Perdida

As a boy, I would’ve loved to have grown up with a family of naked women, robot monsters, Aztec mummies and masked wrestlers. But I’m not Viviana García-Besné.

In Perdida, whose title translates to “lost,” the filmmaker documents three years of learning about — and then coming to grips with — her grandfather and great uncles’ involvement in arguably some of Mexico’s worst movies ever made.

That suspect group includes a subgenre known as “ficheras,” which are raunchy, cabaret-set comedies featuring voluptuous women in various stages of disrobing. They made a fortune, were branded as “pornography,” and then killed the country’s film industry. Go figure.

Perdida will be shown Thursday night at City Arts Center. While the screening is free, it is “for mature audiences only,” thanks to García-Besné’s use of vintage clips — fairly harmless by today’s standards, but a breast is a breast.

Through
interviews with surviving family members of the Calderón film dynasty,
she attempts to ferret fact from fiction; dusty home movies and
handwritten letters help fill in the gaps, as does a third-act raid of a
film vault.

From
theater owners to full-fledged moviemakers beginning in the 1930s, the
Calderón brothers’ story is one of rags to riches to rags. The riches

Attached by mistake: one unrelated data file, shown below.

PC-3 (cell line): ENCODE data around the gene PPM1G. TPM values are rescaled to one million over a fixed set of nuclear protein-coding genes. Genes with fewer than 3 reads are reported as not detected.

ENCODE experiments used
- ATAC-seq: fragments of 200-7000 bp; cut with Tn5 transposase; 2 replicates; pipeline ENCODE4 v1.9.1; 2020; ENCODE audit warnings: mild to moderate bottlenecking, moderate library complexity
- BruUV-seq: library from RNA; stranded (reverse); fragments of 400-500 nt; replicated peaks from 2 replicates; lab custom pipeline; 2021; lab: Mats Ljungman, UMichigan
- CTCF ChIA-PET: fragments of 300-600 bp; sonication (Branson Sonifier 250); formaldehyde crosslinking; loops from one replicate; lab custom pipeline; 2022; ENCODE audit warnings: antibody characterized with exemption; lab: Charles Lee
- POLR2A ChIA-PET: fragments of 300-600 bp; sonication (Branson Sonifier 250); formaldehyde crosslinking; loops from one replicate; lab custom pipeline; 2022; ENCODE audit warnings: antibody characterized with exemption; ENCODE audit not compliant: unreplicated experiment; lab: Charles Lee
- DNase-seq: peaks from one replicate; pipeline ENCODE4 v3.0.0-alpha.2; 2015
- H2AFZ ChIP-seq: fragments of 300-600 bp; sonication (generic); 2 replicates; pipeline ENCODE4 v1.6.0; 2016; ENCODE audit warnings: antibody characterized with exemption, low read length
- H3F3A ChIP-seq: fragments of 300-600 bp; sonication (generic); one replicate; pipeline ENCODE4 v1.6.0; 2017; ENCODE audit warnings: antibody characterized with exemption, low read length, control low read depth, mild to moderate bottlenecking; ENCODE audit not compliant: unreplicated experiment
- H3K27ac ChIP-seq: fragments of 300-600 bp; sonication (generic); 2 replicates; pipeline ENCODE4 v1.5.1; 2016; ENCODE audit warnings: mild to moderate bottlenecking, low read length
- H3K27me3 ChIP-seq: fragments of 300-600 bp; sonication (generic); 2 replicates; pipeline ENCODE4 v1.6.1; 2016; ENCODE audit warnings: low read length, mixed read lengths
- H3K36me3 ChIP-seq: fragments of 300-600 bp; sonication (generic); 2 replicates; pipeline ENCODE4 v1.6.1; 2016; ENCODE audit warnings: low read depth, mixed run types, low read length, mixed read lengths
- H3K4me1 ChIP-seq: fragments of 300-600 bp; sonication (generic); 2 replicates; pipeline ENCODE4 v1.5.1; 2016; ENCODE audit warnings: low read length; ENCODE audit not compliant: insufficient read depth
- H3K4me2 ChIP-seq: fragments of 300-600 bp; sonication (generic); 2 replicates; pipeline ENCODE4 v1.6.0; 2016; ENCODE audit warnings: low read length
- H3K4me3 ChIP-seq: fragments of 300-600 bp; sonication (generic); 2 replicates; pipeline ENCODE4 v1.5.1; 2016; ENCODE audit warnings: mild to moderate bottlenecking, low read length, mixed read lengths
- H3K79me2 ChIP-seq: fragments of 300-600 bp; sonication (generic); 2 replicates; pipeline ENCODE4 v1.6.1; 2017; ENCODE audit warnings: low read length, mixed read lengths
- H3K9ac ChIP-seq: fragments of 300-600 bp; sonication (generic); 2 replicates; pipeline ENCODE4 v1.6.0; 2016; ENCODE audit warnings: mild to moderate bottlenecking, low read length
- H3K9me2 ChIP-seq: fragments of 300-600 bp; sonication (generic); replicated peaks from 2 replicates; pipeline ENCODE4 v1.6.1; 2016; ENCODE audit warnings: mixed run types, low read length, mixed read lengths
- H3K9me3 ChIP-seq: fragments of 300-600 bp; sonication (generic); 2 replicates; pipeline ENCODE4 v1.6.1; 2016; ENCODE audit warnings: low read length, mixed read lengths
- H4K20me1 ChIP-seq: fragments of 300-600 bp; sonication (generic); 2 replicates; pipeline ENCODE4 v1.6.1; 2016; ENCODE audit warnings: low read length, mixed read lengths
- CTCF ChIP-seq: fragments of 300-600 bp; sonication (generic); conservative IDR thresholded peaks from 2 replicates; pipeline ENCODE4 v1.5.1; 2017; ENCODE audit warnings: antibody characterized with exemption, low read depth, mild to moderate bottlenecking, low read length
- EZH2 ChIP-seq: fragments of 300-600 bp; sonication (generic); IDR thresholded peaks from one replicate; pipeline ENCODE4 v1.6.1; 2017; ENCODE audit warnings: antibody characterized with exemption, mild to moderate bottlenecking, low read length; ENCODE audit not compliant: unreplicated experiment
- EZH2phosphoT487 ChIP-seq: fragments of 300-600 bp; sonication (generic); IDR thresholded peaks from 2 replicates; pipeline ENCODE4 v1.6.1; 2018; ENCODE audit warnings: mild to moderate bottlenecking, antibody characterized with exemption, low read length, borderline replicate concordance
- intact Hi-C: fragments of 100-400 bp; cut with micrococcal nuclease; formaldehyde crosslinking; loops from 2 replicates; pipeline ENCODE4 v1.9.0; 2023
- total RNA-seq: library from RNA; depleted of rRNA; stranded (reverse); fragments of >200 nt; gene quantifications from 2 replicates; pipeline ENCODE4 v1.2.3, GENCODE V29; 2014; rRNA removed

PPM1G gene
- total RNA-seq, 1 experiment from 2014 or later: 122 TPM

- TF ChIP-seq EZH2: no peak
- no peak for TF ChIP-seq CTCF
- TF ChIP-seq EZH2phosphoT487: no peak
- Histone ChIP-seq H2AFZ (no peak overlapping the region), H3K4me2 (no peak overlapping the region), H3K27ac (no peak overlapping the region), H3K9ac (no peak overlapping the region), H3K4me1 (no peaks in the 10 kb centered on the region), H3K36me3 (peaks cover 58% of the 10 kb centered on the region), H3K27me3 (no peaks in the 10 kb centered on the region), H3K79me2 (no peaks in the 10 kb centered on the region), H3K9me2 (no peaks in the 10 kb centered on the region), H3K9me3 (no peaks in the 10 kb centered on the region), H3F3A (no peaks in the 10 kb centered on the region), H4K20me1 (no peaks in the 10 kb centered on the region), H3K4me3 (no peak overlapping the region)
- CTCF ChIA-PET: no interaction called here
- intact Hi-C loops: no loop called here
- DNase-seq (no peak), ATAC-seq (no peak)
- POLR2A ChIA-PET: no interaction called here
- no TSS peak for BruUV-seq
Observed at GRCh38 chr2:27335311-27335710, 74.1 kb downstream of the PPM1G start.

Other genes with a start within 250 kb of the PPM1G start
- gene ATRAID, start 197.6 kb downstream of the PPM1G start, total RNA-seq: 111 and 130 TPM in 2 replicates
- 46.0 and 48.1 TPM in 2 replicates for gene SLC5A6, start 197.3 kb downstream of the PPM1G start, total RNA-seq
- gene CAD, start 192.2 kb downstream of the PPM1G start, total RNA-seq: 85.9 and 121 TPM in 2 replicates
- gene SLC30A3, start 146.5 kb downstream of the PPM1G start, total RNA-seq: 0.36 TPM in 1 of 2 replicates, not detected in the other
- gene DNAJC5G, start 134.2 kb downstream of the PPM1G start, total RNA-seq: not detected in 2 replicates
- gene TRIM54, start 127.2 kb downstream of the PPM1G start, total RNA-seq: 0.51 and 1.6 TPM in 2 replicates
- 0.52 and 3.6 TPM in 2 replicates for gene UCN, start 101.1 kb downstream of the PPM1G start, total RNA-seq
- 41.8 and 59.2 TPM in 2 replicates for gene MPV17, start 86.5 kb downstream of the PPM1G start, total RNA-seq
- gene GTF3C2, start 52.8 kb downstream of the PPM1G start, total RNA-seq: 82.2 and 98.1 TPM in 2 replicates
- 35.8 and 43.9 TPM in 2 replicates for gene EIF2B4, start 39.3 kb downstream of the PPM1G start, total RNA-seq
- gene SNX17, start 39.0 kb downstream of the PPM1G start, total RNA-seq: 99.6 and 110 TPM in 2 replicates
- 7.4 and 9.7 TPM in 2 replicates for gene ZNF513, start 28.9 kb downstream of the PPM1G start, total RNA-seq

come after the men discover the value of female nudity, both to fill
seats and create controversy to fill more seats. The profits proved as
substantial as the bosoms.

The brothers’ crooked, oft-controversial path is paved with acts of monopoly, infidelity and forgery, involving personalities like the revolutionary Pancho Villa, actress Lupe Vélez, mambo king Perez Prado, Fantasy Island’s Ricardo Montalbán and the pope.

Unsavory cinema aside, the
Calderón name also appeared on many entries in horror, science fiction
and just plain bizarre. B-movie enthusiasts are likely to know many of
the titles Perdida discusses, from the Aztec Mummy trilogy and 1959’s Santa Claus (later mocked on TV’s Mystery Science Theater 3000) to a franchise starring the silver-masked luchador Santo.

A high point occurs with García- Besné’s search for a lost Calderón film, El Vampiro y El Sexo, aka Santo in the Treasure of Dracula. That’s about as dramatic as Perdida gets;
her documentary is personal and lo-fi, so it’s stripped of traditional
storytelling structure, but its interest to film buffs — especially
those with tastes toward the psychotronic — is undeniable.

Rod Lott

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